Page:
It surprises me that the immigration issues crossing over into the divorce context in Marriage of Kumar (2017) had never before been addressed in the appellate courts of the State of California. One would think these issues surface frequently due to the large immigrant population here.
In Marriage of Kumar, the First Appellate District, Division Two, ruled that the Superior Court of California has subject-matter jurisdiction over contract claims arising from an Affidavit of Support (USCIS Form I-864). It also held the sponsored immigrant, i.e., the person to receive support under the Affidavit of Support, a legally-enforceable contract between the sponsored immigrant and the sponsor (the person signing the Affidavit of Support), has no duty to mitigate damages (meaning, in this context, no duty to find work). [Note: At page seven of the ten-page Affidavit of Support are listed the specific events which end a sponsor’s obligation to support the sponsored immigrant. Also, it clearly states, “Divorce does not terminate your obligations under Form I-864.”]
FACTS AS I INTERPRET THEM FROM THE APPELLATE OPINION
The parties, Vikash and Ashlyne, were each born in Fiji, although Vikash lived in the California and Ashlyne lived in Fiji. At some point, which was unclear in the appellate opinion, Vikash became a US citizen while Ashlyne was a still citizen of Fiji. In September 2012, the parties agreed to an arranged marriage in Fiji. On Ashlyne’s behalf, Vikash filed a U.S. Citizenship and Immigration Services (USCIS) Petition for Alien Relative (USCIS Form I-130), the application required for Ashlyn’s family-based permanent residency (otherwise known as a Green Card). The Petition for Alien Relative was granted in December 2012.
Vikash also completed and signed the Affidavit of Support by which he agreed to provide necessary support to maintain Ashlyne at an income level of at least 125 percent of the Federal Poverty Guideline for her household size. Form I-864 expressly states that if the signer, in this case Vikash, failed to provide support at that income level, then after becoming a permanent resident, the sponsored immigrant, in this case Ashlyne, could sue him for support.
In July 2013, Ashlyne relocated to the US and specifically to Daly City, California to live with Vikash. According to Ashlyne, Vikash began abusing her almost immediately. At some point early in the marriage, Vikash told Ashlyne he wanted her to go back to Fiji. Then, Vikash and his family tricked Ashlyne into flying with him to Fiji where he left her. Ashlyne found that her permanent residency stamp had been torn out of her passport, which prevented her from easily returning to the United States. She applied for temporary travel papers through the U.S. Embassy and returned to the United States in late December 2013.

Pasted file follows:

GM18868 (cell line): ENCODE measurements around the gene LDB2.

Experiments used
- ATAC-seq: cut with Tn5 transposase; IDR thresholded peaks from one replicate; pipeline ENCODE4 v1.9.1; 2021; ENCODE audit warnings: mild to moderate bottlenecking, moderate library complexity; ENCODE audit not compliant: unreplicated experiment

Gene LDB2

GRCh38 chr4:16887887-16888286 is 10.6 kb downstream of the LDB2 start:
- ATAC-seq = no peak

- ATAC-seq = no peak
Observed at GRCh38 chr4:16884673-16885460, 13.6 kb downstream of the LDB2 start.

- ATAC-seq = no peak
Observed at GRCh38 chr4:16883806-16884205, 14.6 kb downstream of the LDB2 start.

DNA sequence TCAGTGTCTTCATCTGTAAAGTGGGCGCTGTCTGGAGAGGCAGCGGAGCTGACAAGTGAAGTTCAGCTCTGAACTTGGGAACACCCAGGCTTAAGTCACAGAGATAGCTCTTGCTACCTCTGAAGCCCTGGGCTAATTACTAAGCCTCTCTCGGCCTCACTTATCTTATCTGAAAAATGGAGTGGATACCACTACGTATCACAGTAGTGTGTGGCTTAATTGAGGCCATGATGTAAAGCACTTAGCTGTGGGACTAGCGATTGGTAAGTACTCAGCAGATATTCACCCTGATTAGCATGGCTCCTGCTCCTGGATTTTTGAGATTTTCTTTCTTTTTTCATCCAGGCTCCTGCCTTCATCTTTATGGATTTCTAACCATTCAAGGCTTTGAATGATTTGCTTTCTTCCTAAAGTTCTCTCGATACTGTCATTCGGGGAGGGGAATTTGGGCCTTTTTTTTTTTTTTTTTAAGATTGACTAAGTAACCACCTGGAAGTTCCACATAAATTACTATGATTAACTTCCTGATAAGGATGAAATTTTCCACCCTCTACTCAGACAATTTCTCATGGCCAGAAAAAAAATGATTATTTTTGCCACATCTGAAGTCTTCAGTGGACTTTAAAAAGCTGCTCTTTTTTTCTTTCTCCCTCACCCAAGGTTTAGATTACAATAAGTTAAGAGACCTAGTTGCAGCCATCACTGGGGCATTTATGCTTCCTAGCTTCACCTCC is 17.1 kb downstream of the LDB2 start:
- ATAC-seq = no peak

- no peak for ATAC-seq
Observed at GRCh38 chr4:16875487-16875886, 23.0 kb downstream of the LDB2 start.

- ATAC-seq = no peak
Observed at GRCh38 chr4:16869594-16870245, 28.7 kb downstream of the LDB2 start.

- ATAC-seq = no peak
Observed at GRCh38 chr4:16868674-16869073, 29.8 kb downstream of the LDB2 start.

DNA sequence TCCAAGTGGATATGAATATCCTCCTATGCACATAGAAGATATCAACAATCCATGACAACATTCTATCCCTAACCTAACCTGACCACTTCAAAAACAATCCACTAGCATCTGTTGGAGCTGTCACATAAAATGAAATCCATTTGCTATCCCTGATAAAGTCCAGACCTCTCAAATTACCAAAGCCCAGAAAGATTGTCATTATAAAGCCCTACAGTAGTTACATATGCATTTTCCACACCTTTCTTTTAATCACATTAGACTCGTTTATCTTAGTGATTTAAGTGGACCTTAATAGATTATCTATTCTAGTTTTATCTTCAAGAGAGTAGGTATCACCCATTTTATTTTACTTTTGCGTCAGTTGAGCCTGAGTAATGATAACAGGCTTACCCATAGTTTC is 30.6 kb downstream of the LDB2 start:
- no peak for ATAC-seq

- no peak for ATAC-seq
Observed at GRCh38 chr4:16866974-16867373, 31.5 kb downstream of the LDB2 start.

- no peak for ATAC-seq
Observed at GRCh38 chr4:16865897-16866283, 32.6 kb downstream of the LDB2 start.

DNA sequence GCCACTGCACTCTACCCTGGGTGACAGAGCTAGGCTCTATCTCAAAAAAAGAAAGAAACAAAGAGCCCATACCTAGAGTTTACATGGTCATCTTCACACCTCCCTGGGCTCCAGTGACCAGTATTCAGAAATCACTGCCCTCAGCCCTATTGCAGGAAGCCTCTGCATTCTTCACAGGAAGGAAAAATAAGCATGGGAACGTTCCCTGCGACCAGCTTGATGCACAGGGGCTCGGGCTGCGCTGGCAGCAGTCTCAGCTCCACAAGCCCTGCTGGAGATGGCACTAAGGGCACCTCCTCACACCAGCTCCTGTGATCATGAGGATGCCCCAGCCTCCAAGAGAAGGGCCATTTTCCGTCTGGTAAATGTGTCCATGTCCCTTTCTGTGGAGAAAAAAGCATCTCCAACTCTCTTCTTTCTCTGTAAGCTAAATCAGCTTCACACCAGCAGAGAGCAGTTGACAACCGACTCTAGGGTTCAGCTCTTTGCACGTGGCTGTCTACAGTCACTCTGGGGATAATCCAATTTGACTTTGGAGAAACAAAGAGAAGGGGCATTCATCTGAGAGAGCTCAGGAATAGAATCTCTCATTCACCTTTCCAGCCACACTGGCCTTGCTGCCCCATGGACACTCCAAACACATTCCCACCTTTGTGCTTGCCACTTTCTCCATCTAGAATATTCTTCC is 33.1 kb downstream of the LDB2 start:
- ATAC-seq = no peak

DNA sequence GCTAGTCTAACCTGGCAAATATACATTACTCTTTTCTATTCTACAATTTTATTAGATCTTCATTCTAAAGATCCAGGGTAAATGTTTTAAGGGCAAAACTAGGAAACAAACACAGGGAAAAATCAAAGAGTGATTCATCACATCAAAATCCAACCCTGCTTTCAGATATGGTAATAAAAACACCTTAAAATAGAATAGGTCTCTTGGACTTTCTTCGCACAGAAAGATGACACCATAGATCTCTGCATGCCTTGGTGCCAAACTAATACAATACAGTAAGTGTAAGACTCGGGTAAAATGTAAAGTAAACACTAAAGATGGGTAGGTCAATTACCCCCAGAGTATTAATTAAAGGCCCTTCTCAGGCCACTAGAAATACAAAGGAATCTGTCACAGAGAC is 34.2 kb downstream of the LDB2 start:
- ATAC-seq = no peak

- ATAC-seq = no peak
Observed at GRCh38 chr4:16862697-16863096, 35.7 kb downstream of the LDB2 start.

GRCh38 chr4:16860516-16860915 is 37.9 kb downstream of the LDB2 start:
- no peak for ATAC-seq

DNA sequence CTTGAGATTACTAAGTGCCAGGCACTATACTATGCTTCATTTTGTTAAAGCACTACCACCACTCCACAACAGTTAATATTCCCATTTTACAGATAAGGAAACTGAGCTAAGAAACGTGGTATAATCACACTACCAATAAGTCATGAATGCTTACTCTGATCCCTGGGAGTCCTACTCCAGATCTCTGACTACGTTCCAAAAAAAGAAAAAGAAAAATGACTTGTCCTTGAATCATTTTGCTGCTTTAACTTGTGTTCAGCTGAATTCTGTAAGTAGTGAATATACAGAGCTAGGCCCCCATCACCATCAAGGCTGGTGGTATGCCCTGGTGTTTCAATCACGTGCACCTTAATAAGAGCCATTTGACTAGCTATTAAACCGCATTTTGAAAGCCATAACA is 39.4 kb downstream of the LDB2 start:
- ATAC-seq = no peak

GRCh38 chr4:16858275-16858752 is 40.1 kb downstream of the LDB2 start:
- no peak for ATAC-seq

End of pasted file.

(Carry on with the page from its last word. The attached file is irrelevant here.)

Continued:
In January 2014, Vikash petitioned the family court for an annulment of their marriage or, if that were not possible, for a divorce. In March, Ashlyne filed her response to the petition. She asked that the request for an annulment be denied and that the family court grant the divorce. She did not ask the family court to enforce the Affidavit of Support signed by Vikash.
In April 2014, the family court issued a three-year CLETS domestic violence restraining order against Vikash.
In May 2014, the family court held a hearing on spousal support. At the hearing, Ashlyne presented evidence that she had no salary or wages. She had applied instead for TANF (Temporary Assistance to Needy Families), SSI (Supplemental Security Income) or GA/GR (General Assistance/General Relief). The parties agreed to spousal support of $675.00 per month, but Ashlyne specifically objected to being required to look for work or being legally warned by the family court judge to become self-supporting (known as a Gavron warning). Ashlyne’s attorney objected to the seek-work order on the ground that she did not have her current residency card because Vikash had stolen it and “she has no status currently.” Her attorney also stated she was now on GA and living in a shelter. Vikash’s attorney argued Ashlyne had a duty to become self-supporting and that it was “her choice to come here and stay here.” In surrebuttal, Ashlyne’s attorney argued that Vikash had signed an Affidavit of Support which obligated Vikash to support her until she had worked 40 quarters of coverage under the Social Security Act. Vikash’s attorney countered that the Affidavit of Support was irrelevant in family court.